So now that we’ve determined you’re going to have a lot more after-tax, after-living-expenses money while you’re deployed, what should you do with it?  Since you’re going to have very little tax liability in a year you’re deployed, you should put as much as you can into after-tax retirement accounts such as Roth IRAs and the Roth Thrift Savings Plan (TSP).  You can put $5K into your own Roth IRA, $5K into a spousal IRA, and $17K into the Roth TSP (new this year.)  Not only will that money not get taxed when you make it, it won’t get taxed as it grows or as you withdraw it in retirement.  Triple-Tax-Free!  Can’t beat it. Oh wait, you can.  If you can get your taxable income under $50K (easy to do with a long deployment) you may qualify for the retirement savings credit, and get up to another $1000 back on your taxes.

6) The Savings Deposit Program (SDP)

You can put up to $10K into the SDP.  Actually, you can put in more, but the government will only pay interest on up to $10K of it.  The money can go into the account the first month you’re deployed and stay there for up to 3 months after you return home.  You can put it in there as a direct withdrawal from your paychecks, or simply write a check to finance your first month.  (Hint: don’t take no for an answer and they’ll eventually take your check.)  The best part of this is that the account pays a guaranteed return of 10%, approximately 1000 times more than money market accounts are currently paying.  If you have a 9 month deployment, and leave that money in there for 12 months total, it’ll earn an extra $1K.  It’s taxable, of course, but not at a very high rate since you have little taxable income that year.

7) Tax-exempt TSP Contributions

While the previous 6 suggestions have been “no-brainers”, this one requires a bit more thought.  It turns out that while you’re deployed and making all that tax-exempt money, but have already maxed out your TSP (preferably Roth TSP), you can then contribute that tax-exempt money into the TSP, up to a total of $50K for the year (that includes your TSP, Roth TSP, and tax-exempt TSP contributions.)  That isn’t always a good idea, since the earnings on those contributions (but not the contributions themselves) are fully-taxable in the year you withdraw them (or convert them to a Roth IRA.)  It’s a bit like using a low-cost variable annuity instead of investing in a taxable account.  But for many doctors, it can be a good idea.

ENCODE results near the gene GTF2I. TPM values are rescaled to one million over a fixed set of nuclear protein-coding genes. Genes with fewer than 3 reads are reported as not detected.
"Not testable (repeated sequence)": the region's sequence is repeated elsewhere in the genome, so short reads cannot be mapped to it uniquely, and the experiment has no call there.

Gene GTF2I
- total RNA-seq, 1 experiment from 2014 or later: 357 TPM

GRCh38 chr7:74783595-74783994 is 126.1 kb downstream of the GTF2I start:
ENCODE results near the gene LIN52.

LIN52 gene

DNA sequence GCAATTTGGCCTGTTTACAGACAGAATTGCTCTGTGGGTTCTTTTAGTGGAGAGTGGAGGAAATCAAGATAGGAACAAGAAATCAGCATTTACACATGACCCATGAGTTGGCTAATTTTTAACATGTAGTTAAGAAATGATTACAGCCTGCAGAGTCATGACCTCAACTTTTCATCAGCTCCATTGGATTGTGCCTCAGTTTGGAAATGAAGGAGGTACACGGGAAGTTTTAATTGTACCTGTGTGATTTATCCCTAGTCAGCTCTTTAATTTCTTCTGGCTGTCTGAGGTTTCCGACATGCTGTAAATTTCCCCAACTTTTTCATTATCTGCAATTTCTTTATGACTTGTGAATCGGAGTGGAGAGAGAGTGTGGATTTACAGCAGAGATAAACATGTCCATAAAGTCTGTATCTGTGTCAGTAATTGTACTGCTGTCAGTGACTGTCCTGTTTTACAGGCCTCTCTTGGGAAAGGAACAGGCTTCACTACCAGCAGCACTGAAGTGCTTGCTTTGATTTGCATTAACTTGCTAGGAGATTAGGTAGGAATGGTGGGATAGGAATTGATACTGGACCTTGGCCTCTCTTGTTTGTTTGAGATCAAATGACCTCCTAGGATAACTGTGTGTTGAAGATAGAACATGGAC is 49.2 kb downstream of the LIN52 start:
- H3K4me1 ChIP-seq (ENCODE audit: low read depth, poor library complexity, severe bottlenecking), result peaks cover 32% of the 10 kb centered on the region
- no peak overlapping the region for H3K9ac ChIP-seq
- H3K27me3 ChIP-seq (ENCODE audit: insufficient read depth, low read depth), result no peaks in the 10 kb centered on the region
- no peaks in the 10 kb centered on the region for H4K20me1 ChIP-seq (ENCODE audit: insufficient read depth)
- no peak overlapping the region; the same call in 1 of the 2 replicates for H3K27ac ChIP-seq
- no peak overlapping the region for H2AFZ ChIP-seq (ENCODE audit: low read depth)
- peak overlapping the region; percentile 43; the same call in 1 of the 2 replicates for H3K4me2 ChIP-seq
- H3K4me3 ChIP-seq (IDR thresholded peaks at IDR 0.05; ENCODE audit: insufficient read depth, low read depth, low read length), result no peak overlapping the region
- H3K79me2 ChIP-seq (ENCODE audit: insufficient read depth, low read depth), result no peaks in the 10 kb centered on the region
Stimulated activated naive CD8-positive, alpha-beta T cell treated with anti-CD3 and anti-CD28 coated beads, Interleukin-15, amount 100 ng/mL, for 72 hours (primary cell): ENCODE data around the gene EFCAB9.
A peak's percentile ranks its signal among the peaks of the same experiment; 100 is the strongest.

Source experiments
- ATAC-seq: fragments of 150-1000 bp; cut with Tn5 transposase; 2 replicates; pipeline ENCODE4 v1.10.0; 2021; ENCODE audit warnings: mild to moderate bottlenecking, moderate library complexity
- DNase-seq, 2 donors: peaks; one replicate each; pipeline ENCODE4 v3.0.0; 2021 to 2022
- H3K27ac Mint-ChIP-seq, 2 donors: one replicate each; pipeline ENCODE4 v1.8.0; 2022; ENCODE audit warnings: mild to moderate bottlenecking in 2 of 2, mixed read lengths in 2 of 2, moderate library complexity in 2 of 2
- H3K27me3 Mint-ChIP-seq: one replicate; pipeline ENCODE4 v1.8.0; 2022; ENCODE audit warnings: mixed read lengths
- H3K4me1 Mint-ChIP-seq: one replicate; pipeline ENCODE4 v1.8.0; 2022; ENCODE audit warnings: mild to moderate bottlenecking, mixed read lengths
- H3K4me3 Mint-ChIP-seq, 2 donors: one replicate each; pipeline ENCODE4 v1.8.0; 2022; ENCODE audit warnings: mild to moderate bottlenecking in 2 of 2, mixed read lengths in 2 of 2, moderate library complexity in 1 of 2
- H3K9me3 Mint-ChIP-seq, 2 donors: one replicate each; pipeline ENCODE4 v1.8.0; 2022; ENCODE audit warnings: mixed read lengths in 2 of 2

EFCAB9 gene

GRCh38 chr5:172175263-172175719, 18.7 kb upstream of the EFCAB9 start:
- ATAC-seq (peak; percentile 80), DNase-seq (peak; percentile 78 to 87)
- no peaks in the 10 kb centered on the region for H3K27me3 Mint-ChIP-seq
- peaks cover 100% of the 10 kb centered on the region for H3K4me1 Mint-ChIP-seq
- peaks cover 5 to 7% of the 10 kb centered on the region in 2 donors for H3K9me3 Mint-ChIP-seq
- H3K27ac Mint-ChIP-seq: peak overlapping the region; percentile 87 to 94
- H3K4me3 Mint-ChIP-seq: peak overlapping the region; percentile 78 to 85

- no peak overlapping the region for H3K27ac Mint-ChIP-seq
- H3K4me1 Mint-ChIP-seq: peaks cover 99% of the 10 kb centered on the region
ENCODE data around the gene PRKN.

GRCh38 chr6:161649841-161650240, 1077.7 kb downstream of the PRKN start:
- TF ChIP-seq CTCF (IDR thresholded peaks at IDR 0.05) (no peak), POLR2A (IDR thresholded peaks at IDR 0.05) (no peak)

If you’ve used the Roth TSP instead of the traditional, tax-deferred TSP, for your entire career (as many doctors should, but there’ll be another post on that) it’s a no-brainer.  Put the money in.  Then when you separate/retire, you roll the money over to a Roth IRA and just pay to convert the earnings.  (I don’t believe that even with the new Roth TSP coming out that those earnings will be tax-free.)  Unless you stay for decades after that deployment, those earnings will be a relatively small percentage and paying tax on them will be a small price to pay to have a huge Roth IRA.

Even if you’ve used the tax-deferred TSP for most of your career, those tax-exempt contributions can still be a great idea, since there is a way to separate the tax-exempt money from the taxable money after separation, even without losing access to the TSP.  The TSP doesn’t allow you to roll after-tax/tax-exempt money into it.  So after separation, you roll almost all the money out of the TSP to a traditional IRA.  You then roll all the taxable money back into the TSP and convert what’s left to a Roth IRA for a minimal tax bill. Of course, just like with a backdoor Roth IRA, you can’t have any other traditional or SEP-IRAs or you have to do the pro-rata calculation.  You could always roll those into the TSP before the conversion though.

But if you’ve used the tax-deferred TSP for most of your career and plan to stay for decades, you may be better off just investing that tax-exempt money in a taxable account or using it to pay down your mortgage or other debt.  Plus, then you don’t have to deal with Military Finance screwing it all up (which I assure you, they will.)